NC 82 north of Godwin (Ross West Road at William Smith House), N 35°13.948, W 78°40.576
Godwin, NC 28344
Late in 1864, two large Union armies, one in Virginia and the other in Georgia, were beginning to squeeze the Confederacy to defeat. Grant held Lee’s Army of Northern Virginia immobile at Petersburg, while Sherman, with 60,000 men, captured Atlanta and began the famous March to the Sea. Savannah fell by Christmas, 1864, and mid-January, 1865, Sherman’s invasion of the Carolinas was begun. Columbia was captured on February 17th and Fayetteville on March 11th.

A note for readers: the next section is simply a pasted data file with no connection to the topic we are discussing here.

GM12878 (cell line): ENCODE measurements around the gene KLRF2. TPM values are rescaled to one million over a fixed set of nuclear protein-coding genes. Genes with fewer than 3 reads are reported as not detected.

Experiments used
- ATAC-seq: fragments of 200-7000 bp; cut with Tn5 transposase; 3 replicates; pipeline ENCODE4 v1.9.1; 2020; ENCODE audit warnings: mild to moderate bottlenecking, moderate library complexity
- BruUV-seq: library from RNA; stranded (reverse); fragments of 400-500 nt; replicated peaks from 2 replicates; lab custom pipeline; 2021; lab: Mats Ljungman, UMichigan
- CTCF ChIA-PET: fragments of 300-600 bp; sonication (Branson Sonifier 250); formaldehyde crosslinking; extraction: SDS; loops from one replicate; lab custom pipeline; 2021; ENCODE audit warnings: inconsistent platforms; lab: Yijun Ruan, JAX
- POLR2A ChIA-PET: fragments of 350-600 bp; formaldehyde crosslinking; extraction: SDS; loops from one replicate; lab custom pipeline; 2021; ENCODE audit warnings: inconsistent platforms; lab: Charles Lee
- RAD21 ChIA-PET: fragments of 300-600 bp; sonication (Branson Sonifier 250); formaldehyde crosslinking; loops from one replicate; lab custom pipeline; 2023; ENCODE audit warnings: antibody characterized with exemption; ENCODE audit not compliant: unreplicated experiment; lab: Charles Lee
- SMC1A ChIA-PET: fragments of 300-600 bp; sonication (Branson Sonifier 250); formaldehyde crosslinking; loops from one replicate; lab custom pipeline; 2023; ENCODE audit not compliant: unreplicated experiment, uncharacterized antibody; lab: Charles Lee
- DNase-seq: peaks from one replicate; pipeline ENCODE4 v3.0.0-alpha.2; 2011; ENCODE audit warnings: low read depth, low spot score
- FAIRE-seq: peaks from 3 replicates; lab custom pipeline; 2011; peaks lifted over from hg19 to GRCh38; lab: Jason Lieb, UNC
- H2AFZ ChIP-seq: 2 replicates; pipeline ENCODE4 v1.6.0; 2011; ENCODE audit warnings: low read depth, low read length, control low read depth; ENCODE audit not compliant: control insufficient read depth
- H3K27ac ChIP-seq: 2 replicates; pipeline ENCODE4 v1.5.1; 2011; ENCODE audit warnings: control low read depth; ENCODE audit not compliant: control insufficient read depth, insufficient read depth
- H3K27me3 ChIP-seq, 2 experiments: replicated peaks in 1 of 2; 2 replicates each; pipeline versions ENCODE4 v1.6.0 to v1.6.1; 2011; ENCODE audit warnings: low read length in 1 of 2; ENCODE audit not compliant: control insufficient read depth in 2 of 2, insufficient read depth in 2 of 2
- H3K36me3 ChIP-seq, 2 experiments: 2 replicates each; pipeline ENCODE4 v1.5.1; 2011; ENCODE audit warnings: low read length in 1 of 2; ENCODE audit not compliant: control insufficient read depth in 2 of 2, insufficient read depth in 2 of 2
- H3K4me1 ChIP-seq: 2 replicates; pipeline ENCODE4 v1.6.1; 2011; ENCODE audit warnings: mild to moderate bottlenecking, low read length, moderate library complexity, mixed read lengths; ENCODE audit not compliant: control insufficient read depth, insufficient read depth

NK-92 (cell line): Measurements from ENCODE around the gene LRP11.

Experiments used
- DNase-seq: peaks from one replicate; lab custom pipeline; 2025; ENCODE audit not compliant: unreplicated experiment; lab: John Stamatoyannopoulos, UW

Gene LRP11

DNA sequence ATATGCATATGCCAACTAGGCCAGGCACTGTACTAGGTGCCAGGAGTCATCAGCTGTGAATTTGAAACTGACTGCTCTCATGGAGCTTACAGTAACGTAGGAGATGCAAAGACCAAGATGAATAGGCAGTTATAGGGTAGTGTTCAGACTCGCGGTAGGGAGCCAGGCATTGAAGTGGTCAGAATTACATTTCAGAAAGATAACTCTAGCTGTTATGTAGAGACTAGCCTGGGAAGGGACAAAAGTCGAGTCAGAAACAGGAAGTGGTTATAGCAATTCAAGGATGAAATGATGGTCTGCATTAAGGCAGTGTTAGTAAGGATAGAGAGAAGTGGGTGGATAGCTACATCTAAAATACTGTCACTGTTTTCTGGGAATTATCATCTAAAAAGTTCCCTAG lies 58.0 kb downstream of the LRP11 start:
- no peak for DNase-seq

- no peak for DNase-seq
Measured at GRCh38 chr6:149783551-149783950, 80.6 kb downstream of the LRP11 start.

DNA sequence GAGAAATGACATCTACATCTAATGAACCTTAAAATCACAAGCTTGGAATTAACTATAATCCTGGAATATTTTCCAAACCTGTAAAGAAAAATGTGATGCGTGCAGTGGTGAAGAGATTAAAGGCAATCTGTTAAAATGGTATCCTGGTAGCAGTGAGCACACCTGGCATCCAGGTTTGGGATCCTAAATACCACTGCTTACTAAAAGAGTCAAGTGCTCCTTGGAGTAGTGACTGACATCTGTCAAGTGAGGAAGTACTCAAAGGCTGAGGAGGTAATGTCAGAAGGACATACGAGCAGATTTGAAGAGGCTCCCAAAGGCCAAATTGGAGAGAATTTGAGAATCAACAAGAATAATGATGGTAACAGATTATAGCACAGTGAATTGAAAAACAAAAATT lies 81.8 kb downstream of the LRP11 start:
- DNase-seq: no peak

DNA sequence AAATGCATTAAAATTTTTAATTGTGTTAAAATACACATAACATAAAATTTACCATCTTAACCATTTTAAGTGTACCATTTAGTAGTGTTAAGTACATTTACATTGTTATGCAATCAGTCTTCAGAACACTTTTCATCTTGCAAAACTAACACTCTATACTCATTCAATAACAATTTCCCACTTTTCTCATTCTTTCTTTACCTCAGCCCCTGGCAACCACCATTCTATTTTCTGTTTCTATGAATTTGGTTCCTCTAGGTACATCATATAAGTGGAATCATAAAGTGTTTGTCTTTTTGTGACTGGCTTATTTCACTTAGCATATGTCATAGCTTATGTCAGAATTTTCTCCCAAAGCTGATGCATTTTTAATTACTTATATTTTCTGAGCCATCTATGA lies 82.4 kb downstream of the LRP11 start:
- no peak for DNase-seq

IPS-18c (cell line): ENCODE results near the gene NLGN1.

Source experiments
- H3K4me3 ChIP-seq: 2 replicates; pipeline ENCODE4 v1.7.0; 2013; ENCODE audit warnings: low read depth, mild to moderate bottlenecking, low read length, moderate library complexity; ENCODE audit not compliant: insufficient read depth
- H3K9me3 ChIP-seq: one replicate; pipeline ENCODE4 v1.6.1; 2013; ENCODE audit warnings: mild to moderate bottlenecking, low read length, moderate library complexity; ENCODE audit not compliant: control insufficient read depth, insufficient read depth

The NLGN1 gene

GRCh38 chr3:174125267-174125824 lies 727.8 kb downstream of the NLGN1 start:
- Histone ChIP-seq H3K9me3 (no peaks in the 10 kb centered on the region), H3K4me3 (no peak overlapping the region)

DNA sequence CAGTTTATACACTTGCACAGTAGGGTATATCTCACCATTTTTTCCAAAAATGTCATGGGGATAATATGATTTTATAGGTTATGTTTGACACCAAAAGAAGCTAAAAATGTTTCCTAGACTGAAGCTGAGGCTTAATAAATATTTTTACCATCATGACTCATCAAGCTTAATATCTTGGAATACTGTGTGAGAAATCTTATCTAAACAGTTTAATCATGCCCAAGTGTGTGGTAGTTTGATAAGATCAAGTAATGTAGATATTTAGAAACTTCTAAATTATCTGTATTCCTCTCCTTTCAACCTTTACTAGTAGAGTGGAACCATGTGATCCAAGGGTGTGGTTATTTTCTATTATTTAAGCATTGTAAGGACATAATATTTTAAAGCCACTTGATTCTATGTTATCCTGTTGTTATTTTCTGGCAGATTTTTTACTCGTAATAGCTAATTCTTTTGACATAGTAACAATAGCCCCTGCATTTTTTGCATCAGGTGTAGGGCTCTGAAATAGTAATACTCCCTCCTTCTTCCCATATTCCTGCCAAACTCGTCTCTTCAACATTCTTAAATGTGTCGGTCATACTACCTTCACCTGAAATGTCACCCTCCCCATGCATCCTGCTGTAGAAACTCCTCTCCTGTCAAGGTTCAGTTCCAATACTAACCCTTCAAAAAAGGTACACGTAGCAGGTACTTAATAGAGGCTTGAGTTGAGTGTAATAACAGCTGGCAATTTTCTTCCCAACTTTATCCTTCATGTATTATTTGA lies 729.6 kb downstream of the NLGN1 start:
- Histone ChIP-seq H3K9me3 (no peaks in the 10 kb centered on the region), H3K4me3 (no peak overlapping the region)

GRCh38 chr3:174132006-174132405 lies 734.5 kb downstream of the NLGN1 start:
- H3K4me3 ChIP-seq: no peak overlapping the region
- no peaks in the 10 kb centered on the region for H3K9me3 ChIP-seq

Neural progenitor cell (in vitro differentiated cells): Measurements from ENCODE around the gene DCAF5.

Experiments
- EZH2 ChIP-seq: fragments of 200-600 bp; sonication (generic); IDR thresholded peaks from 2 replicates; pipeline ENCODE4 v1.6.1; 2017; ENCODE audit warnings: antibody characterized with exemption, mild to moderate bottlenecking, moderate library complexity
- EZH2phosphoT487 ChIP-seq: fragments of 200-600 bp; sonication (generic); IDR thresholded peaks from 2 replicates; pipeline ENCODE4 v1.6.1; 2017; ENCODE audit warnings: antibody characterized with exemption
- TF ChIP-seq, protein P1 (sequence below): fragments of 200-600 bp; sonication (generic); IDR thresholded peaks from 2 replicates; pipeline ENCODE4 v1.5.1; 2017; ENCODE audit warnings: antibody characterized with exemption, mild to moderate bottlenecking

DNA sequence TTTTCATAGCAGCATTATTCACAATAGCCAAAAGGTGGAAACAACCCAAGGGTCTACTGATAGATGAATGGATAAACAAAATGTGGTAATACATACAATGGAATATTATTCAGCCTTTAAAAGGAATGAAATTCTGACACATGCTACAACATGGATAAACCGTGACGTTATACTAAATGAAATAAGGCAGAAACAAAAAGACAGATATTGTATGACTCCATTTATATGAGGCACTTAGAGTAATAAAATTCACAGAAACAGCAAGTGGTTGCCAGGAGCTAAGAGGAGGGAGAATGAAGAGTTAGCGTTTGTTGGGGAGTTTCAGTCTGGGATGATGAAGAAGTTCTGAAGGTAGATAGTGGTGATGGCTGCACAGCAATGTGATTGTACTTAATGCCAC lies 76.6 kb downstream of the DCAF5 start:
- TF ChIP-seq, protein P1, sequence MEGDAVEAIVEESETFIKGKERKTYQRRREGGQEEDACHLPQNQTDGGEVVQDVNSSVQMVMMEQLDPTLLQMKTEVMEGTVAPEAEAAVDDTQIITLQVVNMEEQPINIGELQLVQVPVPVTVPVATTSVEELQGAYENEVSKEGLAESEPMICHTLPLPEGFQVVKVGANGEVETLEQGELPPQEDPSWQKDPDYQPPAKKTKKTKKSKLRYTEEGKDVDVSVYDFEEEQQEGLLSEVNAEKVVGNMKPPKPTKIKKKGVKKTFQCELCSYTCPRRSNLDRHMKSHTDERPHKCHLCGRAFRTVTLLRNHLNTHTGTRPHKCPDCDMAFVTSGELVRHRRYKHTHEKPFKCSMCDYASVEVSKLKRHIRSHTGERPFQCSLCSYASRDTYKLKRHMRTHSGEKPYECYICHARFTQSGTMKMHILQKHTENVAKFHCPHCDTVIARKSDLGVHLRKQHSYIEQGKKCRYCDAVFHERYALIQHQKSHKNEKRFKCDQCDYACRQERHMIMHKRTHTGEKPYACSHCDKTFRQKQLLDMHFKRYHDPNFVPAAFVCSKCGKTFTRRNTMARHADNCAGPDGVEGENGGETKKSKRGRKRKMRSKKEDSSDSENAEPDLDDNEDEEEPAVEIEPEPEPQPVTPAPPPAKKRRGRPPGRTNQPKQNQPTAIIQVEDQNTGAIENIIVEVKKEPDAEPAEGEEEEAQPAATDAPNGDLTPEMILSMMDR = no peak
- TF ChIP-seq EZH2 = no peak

After leaving Fayetteville, Sherman sought to confuse General Joseph E. Johnston’s Confederate forces by making a pretended advance against Raleigh with the left wing of his army. This wing, commanded by General H. W. Slocum, began its march from Fayetteville along Old Stage Road (present U.S. 401) which connected with Raleigh. Some 25 miles above Fayetteville the road branched near the village of Averasboro: one branch continued north to Raleigh, the other ran to the east toward Smithfield and Goldsboro. While Sherman’s left wing moved in the direction of Averasboro, his right wing advanced toward Goldsboro on a parallel road about 20 miles to the east. The Confederates faced a difficult military situation in North Carolina by mid-March, 1865. General Johnston, ordered to stop Sherman, found his small army scattered over a wide area. It would take time to organize the various units into an effective fighting force. The only corps in position to hinder the Union advance was the 6,500 man force under General W. J. Hardee. This corps was ordered to resist Slocum’s advance, thus began the Battle of Averasboro.